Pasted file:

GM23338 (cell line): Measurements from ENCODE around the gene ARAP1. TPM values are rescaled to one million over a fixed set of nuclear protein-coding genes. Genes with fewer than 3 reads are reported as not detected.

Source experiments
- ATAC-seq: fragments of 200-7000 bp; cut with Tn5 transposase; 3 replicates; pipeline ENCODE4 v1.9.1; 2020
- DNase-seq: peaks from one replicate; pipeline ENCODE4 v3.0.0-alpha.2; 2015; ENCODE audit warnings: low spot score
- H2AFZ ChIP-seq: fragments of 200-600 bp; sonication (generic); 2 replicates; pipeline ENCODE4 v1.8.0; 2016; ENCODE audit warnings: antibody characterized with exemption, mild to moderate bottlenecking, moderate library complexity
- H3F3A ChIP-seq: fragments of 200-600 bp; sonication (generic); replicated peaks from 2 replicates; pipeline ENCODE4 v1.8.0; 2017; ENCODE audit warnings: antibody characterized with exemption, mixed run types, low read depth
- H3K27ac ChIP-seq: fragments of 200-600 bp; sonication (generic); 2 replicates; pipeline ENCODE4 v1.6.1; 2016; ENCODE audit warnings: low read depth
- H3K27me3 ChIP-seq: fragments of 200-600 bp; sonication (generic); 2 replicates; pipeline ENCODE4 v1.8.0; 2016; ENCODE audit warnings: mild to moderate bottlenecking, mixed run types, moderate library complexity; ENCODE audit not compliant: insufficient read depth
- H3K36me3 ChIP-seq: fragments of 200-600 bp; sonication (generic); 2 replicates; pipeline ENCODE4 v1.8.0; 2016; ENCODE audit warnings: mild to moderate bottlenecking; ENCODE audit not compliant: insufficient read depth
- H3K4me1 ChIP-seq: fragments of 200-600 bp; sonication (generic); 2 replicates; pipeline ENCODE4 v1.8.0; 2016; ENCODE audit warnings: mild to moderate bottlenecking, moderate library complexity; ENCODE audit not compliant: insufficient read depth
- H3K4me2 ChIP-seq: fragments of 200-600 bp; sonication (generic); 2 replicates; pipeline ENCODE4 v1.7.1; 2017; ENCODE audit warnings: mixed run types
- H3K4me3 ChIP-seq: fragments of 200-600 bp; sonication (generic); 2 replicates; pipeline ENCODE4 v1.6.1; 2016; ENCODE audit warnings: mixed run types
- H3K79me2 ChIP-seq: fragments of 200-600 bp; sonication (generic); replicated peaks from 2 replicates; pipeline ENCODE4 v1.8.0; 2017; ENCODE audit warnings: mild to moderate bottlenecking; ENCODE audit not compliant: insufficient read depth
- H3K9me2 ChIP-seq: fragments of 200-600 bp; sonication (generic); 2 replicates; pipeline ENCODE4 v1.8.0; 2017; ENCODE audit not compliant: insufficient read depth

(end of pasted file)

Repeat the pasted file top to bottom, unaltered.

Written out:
GM23338 (cell line): Measurements from ENCODE around the gene ARAP1. TPM values are rescaled to one million over a fixed set of nuclear protein-coding genes. Genes with fewer than 3 reads are reported as not detected.

Source experiments
- ATAC-seq: fragments of 200-7000 bp; cut with Tn5 transposase; 3 replicates; pipeline ENCODE4 v1.9.1; 2020
- DNase-seq: peaks from one replicate; pipeline ENCODE4 v3.0.0-alpha.2; 2015; ENCODE audit warnings: low spot score
- H2AFZ ChIP-seq: fragments of 200-600 bp; sonication (generic); 2 replicates; pipeline ENCODE4 v1.8.0; 2016; ENCODE audit warnings: antibody characterized with exemption, mild to moderate bottlenecking, moderate library complexity
- H3F3A ChIP-seq: fragments of 200-600 bp; sonication (generic); replicated peaks from 2 replicates; pipeline ENCODE4 v1.8.0; 2017; ENCODE audit warnings: antibody characterized with exemption, mixed run types, low read depth
- H3K27ac ChIP-seq: fragments of 200-600 bp; sonication (generic); 2 replicates; pipeline ENCODE4 v1.6.1; 2016; ENCODE audit warnings: low read depth
- H3K27me3 ChIP-seq: fragments of 200-600 bp; sonication (generic); 2 replicates; pipeline ENCODE4 v1.8.0; 2016; ENCODE audit warnings: mild to moderate bottlenecking, mixed run types, moderate library complexity; ENCODE audit not compliant: insufficient read depth
- H3K36me3 ChIP-seq: fragments of 200-600 bp; sonication (generic); 2 replicates; pipeline ENCODE4 v1.8.0; 2016; ENCODE audit warnings: mild to moderate bottlenecking; ENCODE audit not compliant: insufficient read depth
- H3K4me1 ChIP-seq: fragments of 200-600 bp; sonication (generic); 2 replicates; pipeline ENCODE4 v1.8.0; 2016; ENCODE audit warnings: mild to moderate bottlenecking, moderate library complexity; ENCODE audit not compliant: insufficient read depth
- H3K4me2 ChIP-seq: fragments of 200-600 bp; sonication (generic); 2 replicates; pipeline ENCODE4 v1.7.1; 2017; ENCODE audit warnings: mixed run types
- H3K4me3 ChIP-seq: fragments of 200-600 bp; sonication (generic); 2 replicates; pipeline ENCODE4 v1.6.1; 2016; ENCODE audit warnings: mixed run types
- H3K79me2 ChIP-seq: fragments of 200-600 bp; sonication (generic); replicated peaks from 2 replicates; pipeline ENCODE4 v1.8.0; 2017; ENCODE audit warnings: mild to moderate bottlenecking; ENCODE audit not compliant: insufficient read depth
- H3K9me2 ChIP-seq: fragments of 200-600 bp; sonication (generic); 2 replicates; pipeline ENCODE4 v1.8.0; 2017; ENCODE audit not compliant: insufficient read depth